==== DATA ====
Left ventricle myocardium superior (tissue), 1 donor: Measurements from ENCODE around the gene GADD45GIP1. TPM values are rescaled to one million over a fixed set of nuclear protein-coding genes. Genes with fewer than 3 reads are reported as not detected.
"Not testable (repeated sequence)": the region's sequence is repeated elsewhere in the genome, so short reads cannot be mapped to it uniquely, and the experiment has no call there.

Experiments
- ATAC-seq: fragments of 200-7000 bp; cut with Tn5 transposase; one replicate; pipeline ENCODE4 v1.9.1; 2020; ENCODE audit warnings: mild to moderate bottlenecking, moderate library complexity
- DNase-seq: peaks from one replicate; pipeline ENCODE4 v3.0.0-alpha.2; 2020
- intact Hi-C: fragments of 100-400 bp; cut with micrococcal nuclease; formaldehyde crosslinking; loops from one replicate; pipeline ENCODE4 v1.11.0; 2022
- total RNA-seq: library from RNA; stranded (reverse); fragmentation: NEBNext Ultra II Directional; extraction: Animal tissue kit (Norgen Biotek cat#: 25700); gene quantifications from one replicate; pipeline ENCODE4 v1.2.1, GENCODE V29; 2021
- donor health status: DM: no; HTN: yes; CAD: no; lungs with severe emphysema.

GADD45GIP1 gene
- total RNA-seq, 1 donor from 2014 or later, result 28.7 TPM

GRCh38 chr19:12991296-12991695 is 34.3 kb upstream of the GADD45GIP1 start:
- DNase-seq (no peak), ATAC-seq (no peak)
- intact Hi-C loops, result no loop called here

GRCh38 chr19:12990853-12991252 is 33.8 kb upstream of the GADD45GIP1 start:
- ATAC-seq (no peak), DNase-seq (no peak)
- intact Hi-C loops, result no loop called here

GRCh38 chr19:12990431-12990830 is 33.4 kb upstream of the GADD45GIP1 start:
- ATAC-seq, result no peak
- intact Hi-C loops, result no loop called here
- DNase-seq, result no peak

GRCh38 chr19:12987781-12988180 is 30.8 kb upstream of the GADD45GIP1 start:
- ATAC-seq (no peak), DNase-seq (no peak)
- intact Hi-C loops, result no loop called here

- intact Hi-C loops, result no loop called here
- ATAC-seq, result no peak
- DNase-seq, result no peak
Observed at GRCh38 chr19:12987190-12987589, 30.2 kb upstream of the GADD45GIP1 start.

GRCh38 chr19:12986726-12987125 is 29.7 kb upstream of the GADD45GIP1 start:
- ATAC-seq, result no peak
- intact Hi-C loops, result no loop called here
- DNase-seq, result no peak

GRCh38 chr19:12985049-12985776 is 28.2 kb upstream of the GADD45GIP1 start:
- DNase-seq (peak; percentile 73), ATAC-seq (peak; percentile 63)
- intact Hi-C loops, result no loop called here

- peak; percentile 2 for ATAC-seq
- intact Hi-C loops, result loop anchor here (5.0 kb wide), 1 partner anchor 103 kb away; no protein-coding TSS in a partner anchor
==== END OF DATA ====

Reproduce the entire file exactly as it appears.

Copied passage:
Left ventricle myocardium superior (tissue), 1 donor: Measurements from ENCODE around the gene GADD45GIP1. TPM values are rescaled to one million over a fixed set of nuclear protein-coding genes. Genes with fewer than 3 reads are reported as not detected.
"Not testable (repeated sequence)": the region's sequence is repeated elsewhere in the genome, so short reads cannot be mapped to it uniquely, and the experiment has no call there.

Experiments
- ATAC-seq: fragments of 200-7000 bp; cut with Tn5 transposase; one replicate; pipeline ENCODE4 v1.9.1; 2020; ENCODE audit warnings: mild to moderate bottlenecking, moderate library complexity
- DNase-seq: peaks from one replicate; pipeline ENCODE4 v3.0.0-alpha.2; 2020
- intact Hi-C: fragments of 100-400 bp; cut with micrococcal nuclease; formaldehyde crosslinking; loops from one replicate; pipeline ENCODE4 v1.11.0; 2022
- total RNA-seq: library from RNA; stranded (reverse); fragmentation: NEBNext Ultra II Directional; extraction: Animal tissue kit (Norgen Biotek cat#: 25700); gene quantifications from one replicate; pipeline ENCODE4 v1.2.1, GENCODE V29; 2021
- donor health status: DM: no; HTN: yes; CAD: no; lungs with severe emphysema.

GADD45GIP1 gene
- total RNA-seq, 1 donor from 2014 or later, result 28.7 TPM

GRCh38 chr19:12991296-12991695 is 34.3 kb upstream of the GADD45GIP1 start:
- DNase-seq (no peak), ATAC-seq (no peak)
- intact Hi-C loops, result no loop called here

GRCh38 chr19:12990853-12991252 is 33.8 kb upstream of the GADD45GIP1 start:
- ATAC-seq (no peak), DNase-seq (no peak)
- intact Hi-C loops, result no loop called here

GRCh38 chr19:12990431-12990830 is 33.4 kb upstream of the GADD45GIP1 start:
- ATAC-seq, result no peak
- intact Hi-C loops, result no loop called here
- DNase-seq, result no peak

GRCh38 chr19:12987781-12988180 is 30.8 kb upstream of the GADD45GIP1 start:
- ATAC-seq (no peak), DNase-seq (no peak)
- intact Hi-C loops, result no loop called here

- intact Hi-C loops, result no loop called here
- ATAC-seq, result no peak
- DNase-seq, result no peak
Observed at GRCh38 chr19:12987190-12987589, 30.2 kb upstream of the GADD45GIP1 start.

GRCh38 chr19:12986726-12987125 is 29.7 kb upstream of the GADD45GIP1 start:
- ATAC-seq, result no peak
- intact Hi-C loops, result no loop called here
- DNase-seq, result no peak

GRCh38 chr19:12985049-12985776 is 28.2 kb upstream of the GADD45GIP1 start:
- DNase-seq (peak; percentile 73), ATAC-seq (peak; percentile 63)
- intact Hi-C loops, result no loop called here

- peak; percentile 2 for ATAC-seq
- intact Hi-C loops, result loop anchor here (5.0 kb wide), 1 partner anchor 103 kb away; no protein-coding TSS in a partner anchor